Peters shared how his journey to helping others began at age 11, when we woke up to learn that his mother had passed away from cancer.

These stories are worth more than the bottom line — and are more impactful than the impressive list of business accomplishments by those in the room.

And they are impressive.

Debbie Hart, the CEO of BioNJ, explained how New Jersey-based companies are connected to more than 50% of all novel drug approvals in the country. An incredible stat.

Gov. Phil Murphy talked about how the Evergreen Innovation Fund he created is helping raise money for startups aiming to find more solutions — and how the HELIX in New Brunswick is just one of the many centers of discovery that the state has to offer the scientific research community.

But, unless the industry better connects itself to the work it does, the narrative too easily will revert back to the money it makes rather than the patients it saves.


William Lewis, the chair and CEO of Bridgewater-based Insmed and the winner of the night’s most prestigious honor, the Dr. Sol J. Barer Award for Vision, Innovation and Leadership, level set the challenge.

BiioNJ’s Dr. Sol J. Barer Award for Vision, Innovation and Leadership was awarded to William Lewis.

“There has never been more skepticism about what we are as an industry and why we do what we do,” he said. “When people are told they have a terrible disease, frustration is the immediate reaction. They don’t want to hear about the complexities of drug development, they want access to a solution. In this setting, few are going to take the time to meet us and get to know our sincere intentions, and what we have to do to bring about those solutions to the world.”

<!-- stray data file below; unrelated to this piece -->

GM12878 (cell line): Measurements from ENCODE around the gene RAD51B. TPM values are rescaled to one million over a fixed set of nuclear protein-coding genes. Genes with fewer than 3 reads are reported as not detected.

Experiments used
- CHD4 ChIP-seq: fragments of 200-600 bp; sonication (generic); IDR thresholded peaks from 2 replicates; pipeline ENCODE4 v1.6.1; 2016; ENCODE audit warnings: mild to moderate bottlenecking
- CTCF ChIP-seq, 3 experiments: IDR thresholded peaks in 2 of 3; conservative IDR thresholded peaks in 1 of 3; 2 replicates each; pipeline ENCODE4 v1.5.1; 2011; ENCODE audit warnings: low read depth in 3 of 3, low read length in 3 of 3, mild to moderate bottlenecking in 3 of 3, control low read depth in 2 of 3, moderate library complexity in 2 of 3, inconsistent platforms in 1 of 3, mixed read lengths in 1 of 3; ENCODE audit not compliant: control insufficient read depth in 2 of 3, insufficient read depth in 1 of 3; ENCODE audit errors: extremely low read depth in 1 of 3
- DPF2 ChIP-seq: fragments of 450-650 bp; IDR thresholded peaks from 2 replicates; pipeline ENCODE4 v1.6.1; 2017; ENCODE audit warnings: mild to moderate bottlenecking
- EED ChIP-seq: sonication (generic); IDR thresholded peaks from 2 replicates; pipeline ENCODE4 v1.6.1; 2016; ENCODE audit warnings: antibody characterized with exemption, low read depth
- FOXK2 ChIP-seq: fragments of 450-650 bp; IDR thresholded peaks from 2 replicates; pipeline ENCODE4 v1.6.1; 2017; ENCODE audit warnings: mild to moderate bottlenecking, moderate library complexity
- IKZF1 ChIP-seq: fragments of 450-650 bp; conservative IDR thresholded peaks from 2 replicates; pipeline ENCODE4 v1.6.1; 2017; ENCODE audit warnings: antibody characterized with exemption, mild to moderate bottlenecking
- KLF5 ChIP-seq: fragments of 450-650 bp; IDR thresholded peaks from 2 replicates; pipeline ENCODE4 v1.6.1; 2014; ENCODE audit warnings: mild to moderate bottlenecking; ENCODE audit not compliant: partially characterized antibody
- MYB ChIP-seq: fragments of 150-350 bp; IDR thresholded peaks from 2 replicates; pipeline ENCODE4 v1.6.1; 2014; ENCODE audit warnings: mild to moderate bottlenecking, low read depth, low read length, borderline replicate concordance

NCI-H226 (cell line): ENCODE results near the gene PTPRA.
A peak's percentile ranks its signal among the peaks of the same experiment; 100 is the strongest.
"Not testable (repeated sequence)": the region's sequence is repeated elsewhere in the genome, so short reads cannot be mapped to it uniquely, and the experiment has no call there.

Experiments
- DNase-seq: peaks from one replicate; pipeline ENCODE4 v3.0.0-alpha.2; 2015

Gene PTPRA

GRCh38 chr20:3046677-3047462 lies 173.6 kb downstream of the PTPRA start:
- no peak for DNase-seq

Lewis spoke of the Global Day of Good that Insmed created to help the company change its relationship with the public — encouraging others in the audience to follow the lead and become companies with intention, he said.

“Imagine if this became something all health care companies in New Jersey became known for,” he said. “This small gesture could profoundly impact the communities in which we live and work while highlighting to the world outside of health care — and the genuine empathy we know we all possess for others.”

It’s a narrative that is so desperately needed, he said.

“Remember that very few have stood in the presence of all of you and felt the genuine emotion and empathy from the patient stories we hear, been inspired to redouble their efforts the way we are, because we know that on the other side of those efforts, someone lives a little longer, someone sees a child (in) a play, someone is able to walk again,” he said.

“So, let’s carry our heads a little higher and share who we truly are with the world outside of health care.”


Peters summed up the industry in a way that is never portrayed in Washington, D.C., in the most emotional moment of the night, one in which he challenged the room.

“Each day, I’m reminded of this anonymous quote: ‘Those that have health have hope. And those that have hope, have everything,’” he said.

“We are so blessed in this room to do the work we do each day, to help improve the lives of others. We are in the hope business. Today, the world needs more hope than ever. Isn’t that what life is really about? How are you going to inspire and provide hope when you leave here tonight at home, at work and in your community.”